People with moderate sleep apnea experience between 16 and 30 episodes per hour. Eight hours of sleep results in 120 to 239 awakenings or breathing pauses.
People with severe sleep apnea wake up 30 or more times in an hour. That indicates that over eight hours of sleep, individuals stop breathing or wake up 240 or more times.
Is there a permanent cure for sleep apnea?
Removing sleep apnea is challenging as obstructive sleep apnea disorder is caused by more than an anatomical factor. A CPAP (continuous positive airway pressure) machine or an oral appliance may be used to eliminate sleep apnea while the patient is using it.
A CPAP machine applies pressure through a mask connected to a device used at night by applying pressure to the airway to clear it. The patient places the mask over the nose and mouth and will breathe through it. Although CPAP is a successful treatment, many people have trouble tolerating it for sleep apnea in Dubai.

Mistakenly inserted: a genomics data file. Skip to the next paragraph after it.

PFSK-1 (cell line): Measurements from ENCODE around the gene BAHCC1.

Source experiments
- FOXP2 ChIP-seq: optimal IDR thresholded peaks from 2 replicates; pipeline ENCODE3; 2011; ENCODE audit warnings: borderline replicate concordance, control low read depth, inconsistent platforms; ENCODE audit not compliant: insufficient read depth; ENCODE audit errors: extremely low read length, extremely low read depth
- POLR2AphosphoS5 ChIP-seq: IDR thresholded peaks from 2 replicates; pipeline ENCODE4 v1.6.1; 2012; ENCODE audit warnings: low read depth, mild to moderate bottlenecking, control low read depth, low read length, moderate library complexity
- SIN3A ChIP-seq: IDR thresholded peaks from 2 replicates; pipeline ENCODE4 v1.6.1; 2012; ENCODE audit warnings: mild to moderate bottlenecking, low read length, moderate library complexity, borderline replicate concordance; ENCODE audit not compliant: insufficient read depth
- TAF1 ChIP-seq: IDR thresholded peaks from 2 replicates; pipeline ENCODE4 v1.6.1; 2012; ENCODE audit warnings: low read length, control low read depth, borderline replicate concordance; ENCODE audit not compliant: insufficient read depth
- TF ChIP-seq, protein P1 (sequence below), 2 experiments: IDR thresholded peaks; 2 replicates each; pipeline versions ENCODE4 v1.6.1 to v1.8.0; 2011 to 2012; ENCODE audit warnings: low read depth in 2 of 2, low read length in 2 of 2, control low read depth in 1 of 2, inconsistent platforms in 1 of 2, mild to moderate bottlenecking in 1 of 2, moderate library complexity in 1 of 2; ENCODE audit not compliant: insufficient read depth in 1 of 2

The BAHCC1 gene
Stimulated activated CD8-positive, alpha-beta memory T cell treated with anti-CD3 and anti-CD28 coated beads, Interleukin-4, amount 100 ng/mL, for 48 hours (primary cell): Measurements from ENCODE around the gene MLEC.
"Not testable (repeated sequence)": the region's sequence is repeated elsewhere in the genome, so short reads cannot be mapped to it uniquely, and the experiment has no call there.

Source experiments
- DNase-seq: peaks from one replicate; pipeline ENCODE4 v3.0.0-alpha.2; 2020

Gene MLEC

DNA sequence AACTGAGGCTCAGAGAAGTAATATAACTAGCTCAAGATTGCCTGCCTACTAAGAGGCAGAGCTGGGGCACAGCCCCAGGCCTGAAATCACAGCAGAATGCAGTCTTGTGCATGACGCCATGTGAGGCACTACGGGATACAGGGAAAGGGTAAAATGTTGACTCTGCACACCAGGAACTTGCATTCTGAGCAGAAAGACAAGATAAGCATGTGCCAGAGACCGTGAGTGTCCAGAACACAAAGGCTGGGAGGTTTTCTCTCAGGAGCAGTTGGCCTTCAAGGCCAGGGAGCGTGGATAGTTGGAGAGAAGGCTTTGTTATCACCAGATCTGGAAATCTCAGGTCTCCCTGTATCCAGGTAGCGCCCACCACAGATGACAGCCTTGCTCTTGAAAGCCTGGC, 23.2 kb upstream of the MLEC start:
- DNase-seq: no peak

Another successful therapy typically regarded as more comfortable for patients is oral appliance therapy, which resembles a mouthguard or retainer and projects the jaw forward to expand the airway while the patient sleeps.
Dr. Peter Baptista offers sleep apnea treatment in Dubai. The following are some surgical options for the management of obstructive sleep apnea disorder:
Uvulopalatopharyngoplasty has been used as a surgical treatment to remodel the area of the palate. However, in the past decade, this procedure has changed dramatically from a surgery where there is trimming of the soft palate and uvula to repositioning the area muscles, conservation of structures to improve the airway. The procedure involves removing the tonsils.